Asian Wild Elephant
Sacred but exploited, the Asian elephant has been worshipped for centuries and is still used today for ceremonial and religious purposes. Not only is it revered for its role within Asian culture and religion, it is also a key biological species in the tropical forests of Asia.
The Asian wild elephants are smaller than the African elephants. They are usually gray or brown in colour, as may be mostly masked by soil. They are extremely intelligent and self-aware. Asian elephants are timid and much more ready to flee from a foe than to attack. However, solitary rogues are frequently an exception to this rule, and sometimes make unprovoked attacks on passers-by. Rogue elephants sometimes take up a position near a road, making it impassable to travellers. Females with calves are at all times dangerous to approach. When an Asian elephant makes a charge, it tightly curls up its trunk and attacks by trampling its victim with feet or knees, or, if a male, by pinning it to the ground with its tusks. During musth, bulls are highly dangerous, not only to human beings, but also to other animals.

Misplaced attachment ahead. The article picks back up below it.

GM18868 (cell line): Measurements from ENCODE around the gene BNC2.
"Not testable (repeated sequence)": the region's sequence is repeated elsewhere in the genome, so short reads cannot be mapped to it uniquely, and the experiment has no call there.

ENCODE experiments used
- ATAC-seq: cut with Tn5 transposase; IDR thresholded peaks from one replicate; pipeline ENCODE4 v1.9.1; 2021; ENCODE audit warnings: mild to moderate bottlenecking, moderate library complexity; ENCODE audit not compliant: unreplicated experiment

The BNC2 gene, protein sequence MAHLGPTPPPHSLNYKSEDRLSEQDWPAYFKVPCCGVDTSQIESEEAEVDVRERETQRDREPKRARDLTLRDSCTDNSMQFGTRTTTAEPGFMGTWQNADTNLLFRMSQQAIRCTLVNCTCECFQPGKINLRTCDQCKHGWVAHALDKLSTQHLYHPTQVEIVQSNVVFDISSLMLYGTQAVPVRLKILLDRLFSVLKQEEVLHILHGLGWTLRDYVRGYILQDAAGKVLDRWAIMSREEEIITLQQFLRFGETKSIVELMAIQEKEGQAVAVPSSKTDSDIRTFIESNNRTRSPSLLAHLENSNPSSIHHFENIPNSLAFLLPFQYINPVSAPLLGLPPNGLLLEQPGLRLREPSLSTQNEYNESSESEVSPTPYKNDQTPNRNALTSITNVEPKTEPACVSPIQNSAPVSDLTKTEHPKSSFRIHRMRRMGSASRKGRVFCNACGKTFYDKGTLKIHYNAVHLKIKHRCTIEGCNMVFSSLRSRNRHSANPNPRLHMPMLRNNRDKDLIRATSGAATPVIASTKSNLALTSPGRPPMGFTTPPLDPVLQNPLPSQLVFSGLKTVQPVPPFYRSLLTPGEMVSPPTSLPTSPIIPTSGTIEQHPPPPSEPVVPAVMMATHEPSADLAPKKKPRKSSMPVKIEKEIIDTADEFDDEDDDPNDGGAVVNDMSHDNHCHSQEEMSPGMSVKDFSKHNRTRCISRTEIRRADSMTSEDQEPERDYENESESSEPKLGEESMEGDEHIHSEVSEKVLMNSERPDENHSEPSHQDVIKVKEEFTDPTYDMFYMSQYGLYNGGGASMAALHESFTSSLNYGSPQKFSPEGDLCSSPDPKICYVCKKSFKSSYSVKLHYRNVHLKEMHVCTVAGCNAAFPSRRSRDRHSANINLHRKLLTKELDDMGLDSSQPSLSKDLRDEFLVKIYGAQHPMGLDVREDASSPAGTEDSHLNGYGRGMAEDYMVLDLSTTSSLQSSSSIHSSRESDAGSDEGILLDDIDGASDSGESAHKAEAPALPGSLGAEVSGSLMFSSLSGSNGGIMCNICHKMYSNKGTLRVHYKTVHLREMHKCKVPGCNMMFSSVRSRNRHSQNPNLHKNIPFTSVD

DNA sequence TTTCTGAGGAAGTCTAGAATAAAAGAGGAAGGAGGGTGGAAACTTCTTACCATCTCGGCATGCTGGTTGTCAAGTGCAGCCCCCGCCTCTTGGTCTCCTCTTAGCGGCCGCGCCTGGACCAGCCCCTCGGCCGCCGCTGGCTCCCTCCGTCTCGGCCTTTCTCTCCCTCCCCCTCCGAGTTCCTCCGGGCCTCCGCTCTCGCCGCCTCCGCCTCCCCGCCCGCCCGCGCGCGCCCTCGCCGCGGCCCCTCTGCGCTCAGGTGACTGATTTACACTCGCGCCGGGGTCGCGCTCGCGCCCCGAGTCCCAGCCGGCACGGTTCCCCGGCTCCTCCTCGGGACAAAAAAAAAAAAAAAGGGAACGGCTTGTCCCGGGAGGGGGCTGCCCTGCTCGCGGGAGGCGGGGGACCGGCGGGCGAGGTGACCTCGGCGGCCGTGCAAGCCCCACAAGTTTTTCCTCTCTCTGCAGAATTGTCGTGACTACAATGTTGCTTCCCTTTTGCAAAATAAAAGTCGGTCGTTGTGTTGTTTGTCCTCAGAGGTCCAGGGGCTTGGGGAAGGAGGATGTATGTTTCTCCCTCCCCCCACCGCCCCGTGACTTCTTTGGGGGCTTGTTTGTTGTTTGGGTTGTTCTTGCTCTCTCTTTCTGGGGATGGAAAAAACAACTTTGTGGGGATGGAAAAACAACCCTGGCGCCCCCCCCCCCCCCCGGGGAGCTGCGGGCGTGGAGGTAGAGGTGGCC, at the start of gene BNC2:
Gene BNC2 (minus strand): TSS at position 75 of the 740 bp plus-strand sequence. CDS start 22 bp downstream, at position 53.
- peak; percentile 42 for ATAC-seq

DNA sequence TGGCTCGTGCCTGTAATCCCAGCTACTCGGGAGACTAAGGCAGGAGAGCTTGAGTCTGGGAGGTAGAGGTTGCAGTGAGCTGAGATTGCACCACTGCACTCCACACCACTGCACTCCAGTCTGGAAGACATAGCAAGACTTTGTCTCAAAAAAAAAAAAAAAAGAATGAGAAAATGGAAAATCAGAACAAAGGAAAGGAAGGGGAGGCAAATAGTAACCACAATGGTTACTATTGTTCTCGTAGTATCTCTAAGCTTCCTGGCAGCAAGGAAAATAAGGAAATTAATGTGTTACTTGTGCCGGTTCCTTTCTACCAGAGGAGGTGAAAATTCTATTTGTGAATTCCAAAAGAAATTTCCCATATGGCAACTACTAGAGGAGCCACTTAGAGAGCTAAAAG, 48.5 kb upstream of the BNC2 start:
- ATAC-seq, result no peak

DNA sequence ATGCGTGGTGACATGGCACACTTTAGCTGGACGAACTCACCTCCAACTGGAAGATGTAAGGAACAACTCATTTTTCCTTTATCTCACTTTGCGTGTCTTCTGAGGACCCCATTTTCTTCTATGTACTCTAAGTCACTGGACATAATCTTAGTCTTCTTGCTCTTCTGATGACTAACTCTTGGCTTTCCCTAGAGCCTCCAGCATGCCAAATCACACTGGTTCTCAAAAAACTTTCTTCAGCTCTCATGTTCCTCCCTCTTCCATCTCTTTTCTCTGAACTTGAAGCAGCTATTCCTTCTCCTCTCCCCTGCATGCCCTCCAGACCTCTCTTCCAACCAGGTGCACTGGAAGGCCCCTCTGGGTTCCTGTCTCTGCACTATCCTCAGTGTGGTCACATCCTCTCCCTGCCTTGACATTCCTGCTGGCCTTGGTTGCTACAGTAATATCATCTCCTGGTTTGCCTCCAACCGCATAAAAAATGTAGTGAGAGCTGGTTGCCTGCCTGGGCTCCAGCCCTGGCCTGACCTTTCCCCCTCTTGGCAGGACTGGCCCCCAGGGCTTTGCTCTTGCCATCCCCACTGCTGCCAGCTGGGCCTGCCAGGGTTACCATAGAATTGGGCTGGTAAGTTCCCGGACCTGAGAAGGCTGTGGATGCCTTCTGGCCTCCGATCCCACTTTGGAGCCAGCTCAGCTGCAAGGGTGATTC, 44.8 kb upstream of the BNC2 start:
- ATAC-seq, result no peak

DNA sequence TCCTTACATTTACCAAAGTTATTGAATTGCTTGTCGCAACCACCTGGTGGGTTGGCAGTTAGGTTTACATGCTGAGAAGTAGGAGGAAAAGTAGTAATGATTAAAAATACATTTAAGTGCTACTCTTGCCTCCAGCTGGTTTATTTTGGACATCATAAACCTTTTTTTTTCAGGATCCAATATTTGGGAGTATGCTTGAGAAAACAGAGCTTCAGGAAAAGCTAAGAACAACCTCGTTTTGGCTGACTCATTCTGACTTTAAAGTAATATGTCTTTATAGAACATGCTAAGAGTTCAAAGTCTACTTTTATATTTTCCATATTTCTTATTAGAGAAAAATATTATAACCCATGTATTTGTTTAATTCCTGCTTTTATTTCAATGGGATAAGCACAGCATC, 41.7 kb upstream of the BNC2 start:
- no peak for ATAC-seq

In the face of rapidly growing human populations, the Asian elephants’ habitat is shrinking fast and wild elephant populations are mostly small, isolated, and unable to mingle as ancient migratory routes are cut off by human settlements. WWF considers the Asian elephant a ‘flagship’ species, whose conservation would help maintain biological diversity and ecological integrity over extensive areas, because these large animals need a lot of space to survive. Conservation efforts taken by forest authorities in southern part of India, especially in Kerala, Karnataka and Tamilnadu deserve much appreciation as i have witnessed their initiatives many times during my visits to places like Mudumalai, Bandipur and Gudallur.
Location: Bandipur National Park
Thanks to our Safari officer – Mr. Siddiraj (A very dedicated forest guard @ Bandipur National Park)